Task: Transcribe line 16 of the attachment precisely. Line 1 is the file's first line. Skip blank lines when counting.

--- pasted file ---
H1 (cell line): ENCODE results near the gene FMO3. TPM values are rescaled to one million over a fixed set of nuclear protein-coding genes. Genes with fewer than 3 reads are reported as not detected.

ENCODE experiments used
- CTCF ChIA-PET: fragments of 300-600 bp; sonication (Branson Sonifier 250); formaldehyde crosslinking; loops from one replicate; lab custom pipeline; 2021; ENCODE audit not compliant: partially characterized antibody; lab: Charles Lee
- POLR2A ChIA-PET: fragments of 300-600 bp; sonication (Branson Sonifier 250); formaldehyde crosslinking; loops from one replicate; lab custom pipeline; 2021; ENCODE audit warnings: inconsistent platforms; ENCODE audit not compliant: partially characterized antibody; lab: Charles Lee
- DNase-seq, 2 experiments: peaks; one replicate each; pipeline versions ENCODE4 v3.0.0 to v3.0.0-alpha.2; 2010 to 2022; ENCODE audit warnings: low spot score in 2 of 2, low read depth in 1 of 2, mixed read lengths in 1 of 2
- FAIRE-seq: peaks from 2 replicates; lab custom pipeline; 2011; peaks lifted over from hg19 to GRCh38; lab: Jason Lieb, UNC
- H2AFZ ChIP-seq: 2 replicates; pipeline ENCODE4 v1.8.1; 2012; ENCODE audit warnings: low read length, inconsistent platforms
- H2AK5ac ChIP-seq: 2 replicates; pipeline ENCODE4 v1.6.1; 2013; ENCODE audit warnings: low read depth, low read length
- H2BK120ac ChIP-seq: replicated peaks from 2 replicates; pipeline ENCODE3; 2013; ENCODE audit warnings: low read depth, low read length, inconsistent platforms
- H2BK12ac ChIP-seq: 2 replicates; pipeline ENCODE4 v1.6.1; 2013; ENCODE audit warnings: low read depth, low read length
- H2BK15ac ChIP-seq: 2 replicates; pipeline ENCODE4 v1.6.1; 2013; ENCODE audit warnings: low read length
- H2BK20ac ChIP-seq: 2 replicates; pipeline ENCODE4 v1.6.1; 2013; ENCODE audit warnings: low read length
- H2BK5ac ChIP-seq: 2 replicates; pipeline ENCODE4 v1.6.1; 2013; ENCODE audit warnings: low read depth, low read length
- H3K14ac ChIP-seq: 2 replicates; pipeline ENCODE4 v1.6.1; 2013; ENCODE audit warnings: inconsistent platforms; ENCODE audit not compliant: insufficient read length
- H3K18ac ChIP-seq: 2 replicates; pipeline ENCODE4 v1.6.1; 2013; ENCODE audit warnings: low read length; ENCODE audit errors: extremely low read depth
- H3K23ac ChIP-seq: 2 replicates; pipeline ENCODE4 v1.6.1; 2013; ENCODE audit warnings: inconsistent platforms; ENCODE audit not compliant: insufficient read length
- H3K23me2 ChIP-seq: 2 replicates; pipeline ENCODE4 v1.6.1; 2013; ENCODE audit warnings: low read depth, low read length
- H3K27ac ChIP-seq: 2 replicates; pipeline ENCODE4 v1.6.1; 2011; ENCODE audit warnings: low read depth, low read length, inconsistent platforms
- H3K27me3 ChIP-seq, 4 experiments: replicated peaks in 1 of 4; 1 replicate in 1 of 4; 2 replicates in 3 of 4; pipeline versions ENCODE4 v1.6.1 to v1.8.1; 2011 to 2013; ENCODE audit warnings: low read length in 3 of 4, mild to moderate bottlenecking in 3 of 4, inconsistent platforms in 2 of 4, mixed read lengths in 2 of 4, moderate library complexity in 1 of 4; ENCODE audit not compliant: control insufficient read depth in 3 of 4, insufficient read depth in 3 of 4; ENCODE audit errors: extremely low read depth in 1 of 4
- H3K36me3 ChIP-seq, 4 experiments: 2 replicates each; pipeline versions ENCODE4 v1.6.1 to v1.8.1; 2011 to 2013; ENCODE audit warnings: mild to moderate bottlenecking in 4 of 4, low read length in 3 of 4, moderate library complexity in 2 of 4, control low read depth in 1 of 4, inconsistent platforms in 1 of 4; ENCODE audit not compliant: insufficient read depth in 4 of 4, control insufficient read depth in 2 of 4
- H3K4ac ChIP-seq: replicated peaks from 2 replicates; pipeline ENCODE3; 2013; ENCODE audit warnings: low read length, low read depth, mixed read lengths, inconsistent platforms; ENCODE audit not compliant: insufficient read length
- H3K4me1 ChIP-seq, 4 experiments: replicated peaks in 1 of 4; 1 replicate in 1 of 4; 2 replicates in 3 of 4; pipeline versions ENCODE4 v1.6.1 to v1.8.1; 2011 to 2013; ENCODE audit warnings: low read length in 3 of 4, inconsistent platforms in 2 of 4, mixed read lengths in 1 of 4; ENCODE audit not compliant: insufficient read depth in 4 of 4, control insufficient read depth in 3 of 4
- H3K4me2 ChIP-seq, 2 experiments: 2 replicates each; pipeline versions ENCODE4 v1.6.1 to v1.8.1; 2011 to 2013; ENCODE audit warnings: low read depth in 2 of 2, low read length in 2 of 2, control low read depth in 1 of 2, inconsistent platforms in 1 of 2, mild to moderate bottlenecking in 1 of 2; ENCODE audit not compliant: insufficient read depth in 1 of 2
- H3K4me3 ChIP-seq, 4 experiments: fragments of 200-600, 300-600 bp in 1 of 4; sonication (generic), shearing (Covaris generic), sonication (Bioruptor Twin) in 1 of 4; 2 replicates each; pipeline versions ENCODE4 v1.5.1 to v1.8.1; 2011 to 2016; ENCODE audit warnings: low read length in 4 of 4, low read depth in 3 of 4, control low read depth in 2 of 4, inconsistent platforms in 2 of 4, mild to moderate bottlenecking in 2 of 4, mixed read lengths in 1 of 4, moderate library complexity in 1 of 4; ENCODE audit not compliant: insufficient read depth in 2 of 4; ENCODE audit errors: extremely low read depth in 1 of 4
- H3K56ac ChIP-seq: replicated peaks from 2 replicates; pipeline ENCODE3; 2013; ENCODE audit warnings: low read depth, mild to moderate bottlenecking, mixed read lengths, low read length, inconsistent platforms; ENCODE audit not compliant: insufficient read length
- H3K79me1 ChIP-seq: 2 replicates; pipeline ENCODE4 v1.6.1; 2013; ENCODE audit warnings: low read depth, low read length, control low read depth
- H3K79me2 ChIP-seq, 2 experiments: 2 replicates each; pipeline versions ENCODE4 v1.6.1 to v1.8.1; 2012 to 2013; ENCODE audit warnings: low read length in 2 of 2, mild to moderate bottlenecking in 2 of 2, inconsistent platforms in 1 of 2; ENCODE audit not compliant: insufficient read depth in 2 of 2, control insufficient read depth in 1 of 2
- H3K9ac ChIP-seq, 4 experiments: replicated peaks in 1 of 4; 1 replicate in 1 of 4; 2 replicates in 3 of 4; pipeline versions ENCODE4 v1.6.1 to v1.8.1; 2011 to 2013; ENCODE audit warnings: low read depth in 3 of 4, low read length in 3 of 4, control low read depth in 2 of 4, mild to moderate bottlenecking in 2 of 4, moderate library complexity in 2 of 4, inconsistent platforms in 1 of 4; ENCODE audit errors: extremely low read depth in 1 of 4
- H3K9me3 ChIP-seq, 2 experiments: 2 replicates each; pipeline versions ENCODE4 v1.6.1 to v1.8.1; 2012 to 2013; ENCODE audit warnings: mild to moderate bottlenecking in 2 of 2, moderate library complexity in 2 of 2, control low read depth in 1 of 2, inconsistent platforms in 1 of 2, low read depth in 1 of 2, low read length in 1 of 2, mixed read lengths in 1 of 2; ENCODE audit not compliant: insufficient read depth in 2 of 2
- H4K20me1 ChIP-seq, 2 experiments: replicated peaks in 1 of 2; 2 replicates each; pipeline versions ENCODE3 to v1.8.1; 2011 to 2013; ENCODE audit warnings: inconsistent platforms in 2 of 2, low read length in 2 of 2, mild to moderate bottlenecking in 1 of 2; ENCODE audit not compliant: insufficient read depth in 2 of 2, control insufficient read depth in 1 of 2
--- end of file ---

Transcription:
- H3K23ac ChIP-seq: 2 replicates; pipeline ENCODE4 v1.6.1; 2013; ENCODE audit warnings: inconsistent platforms; ENCODE audit not compliant: insufficient read length